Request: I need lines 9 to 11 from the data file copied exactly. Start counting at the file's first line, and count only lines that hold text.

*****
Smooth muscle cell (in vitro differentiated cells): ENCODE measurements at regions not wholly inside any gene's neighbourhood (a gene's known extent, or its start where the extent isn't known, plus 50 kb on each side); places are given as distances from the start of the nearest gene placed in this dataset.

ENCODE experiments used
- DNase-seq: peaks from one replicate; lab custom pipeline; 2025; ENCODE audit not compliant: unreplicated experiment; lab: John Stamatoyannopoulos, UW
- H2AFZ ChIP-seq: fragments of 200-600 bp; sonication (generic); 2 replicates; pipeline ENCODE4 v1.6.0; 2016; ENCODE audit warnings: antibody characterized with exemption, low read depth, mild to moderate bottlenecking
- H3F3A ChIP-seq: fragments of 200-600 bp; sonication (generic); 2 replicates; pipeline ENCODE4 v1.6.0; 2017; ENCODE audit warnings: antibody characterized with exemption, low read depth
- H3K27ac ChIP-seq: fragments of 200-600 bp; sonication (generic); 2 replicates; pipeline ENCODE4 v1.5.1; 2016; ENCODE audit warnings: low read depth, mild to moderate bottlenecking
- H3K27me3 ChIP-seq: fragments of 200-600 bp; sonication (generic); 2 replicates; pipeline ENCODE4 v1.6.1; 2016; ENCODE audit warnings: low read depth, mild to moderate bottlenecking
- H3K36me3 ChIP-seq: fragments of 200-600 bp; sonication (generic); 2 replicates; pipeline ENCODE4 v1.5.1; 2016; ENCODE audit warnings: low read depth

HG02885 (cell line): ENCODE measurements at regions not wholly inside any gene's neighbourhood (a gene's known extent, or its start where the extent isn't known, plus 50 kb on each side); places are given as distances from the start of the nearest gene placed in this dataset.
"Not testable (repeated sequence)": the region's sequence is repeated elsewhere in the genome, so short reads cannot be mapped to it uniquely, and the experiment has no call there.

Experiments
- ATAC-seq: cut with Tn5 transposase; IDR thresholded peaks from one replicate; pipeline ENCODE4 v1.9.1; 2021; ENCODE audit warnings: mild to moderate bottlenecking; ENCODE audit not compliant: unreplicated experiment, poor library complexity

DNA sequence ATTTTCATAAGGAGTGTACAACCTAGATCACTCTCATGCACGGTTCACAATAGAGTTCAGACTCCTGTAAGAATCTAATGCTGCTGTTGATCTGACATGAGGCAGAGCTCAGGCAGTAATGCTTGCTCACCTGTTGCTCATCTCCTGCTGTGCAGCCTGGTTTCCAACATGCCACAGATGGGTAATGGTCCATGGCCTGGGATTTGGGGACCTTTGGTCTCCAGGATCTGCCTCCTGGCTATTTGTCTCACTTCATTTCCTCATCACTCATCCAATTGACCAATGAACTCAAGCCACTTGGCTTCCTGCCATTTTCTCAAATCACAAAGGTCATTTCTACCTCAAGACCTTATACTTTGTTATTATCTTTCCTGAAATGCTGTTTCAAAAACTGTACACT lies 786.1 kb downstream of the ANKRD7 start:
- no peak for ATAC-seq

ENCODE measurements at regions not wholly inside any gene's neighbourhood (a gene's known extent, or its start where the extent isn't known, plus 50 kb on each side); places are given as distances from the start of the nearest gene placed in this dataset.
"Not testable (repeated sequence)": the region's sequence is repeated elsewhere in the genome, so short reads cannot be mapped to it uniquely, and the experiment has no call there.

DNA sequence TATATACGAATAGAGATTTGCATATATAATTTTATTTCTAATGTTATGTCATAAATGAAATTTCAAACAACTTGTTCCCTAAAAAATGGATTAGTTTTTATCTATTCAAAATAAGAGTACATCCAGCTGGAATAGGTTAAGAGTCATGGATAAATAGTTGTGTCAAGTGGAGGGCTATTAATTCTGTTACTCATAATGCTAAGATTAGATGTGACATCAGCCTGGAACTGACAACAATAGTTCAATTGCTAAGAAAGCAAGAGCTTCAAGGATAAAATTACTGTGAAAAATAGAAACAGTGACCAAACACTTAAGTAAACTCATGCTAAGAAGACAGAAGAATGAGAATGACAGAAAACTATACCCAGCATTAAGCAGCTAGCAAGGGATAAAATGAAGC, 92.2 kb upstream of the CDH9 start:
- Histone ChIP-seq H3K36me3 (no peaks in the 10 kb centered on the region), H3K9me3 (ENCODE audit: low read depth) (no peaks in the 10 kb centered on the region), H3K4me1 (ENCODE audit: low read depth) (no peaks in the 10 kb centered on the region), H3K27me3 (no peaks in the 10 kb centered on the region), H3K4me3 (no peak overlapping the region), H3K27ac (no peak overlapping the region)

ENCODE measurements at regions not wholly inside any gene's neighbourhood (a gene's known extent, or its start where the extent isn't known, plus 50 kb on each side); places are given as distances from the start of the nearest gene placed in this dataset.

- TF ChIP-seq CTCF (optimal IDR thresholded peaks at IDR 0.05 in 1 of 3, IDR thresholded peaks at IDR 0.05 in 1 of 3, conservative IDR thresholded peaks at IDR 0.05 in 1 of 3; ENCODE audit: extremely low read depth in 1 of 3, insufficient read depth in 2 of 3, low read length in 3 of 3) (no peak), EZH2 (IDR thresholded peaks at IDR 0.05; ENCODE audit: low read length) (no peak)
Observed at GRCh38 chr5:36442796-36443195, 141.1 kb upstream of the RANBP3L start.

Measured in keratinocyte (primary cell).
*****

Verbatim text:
HG02885 (cell line): ENCODE measurements at regions not wholly inside any gene's neighbourhood (a gene's known extent, or its start where the extent isn't known, plus 50 kb on each side); places are given as distances from the start of the nearest gene placed in this dataset.
"Not testable (repeated sequence)": the region's sequence is repeated elsewhere in the genome, so short reads cannot be mapped to it uniquely, and the experiment has no call there.

Experiments